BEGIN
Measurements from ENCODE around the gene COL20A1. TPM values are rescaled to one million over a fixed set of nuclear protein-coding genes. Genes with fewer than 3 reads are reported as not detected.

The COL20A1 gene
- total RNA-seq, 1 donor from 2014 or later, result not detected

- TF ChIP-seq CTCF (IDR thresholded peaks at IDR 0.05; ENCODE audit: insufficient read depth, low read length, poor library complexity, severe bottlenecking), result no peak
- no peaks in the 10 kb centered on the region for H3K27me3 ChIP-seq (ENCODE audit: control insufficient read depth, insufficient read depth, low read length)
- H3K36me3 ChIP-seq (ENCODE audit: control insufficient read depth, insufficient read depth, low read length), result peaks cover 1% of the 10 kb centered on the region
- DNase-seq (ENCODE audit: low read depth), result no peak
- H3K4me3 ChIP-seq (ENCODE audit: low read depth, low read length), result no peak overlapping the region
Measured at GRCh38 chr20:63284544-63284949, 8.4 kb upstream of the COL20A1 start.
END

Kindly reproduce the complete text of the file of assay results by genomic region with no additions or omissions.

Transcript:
Measurements from ENCODE around the gene COL20A1. TPM values are rescaled to one million over a fixed set of nuclear protein-coding genes. Genes with fewer than 3 reads are reported as not detected.

The COL20A1 gene
- total RNA-seq, 1 donor from 2014 or later, result not detected

- TF ChIP-seq CTCF (IDR thresholded peaks at IDR 0.05; ENCODE audit: insufficient read depth, low read length, poor library complexity, severe bottlenecking), result no peak
- no peaks in the 10 kb centered on the region for H3K27me3 ChIP-seq (ENCODE audit: control insufficient read depth, insufficient read depth, low read length)
- H3K36me3 ChIP-seq (ENCODE audit: control insufficient read depth, insufficient read depth, low read length), result peaks cover 1% of the 10 kb centered on the region
- DNase-seq (ENCODE audit: low read depth), result no peak
- H3K4me3 ChIP-seq (ENCODE audit: low read depth, low read length), result no peak overlapping the region
Measured at GRCh38 chr20:63284544-63284949, 8.4 kb upstream of the COL20A1 start.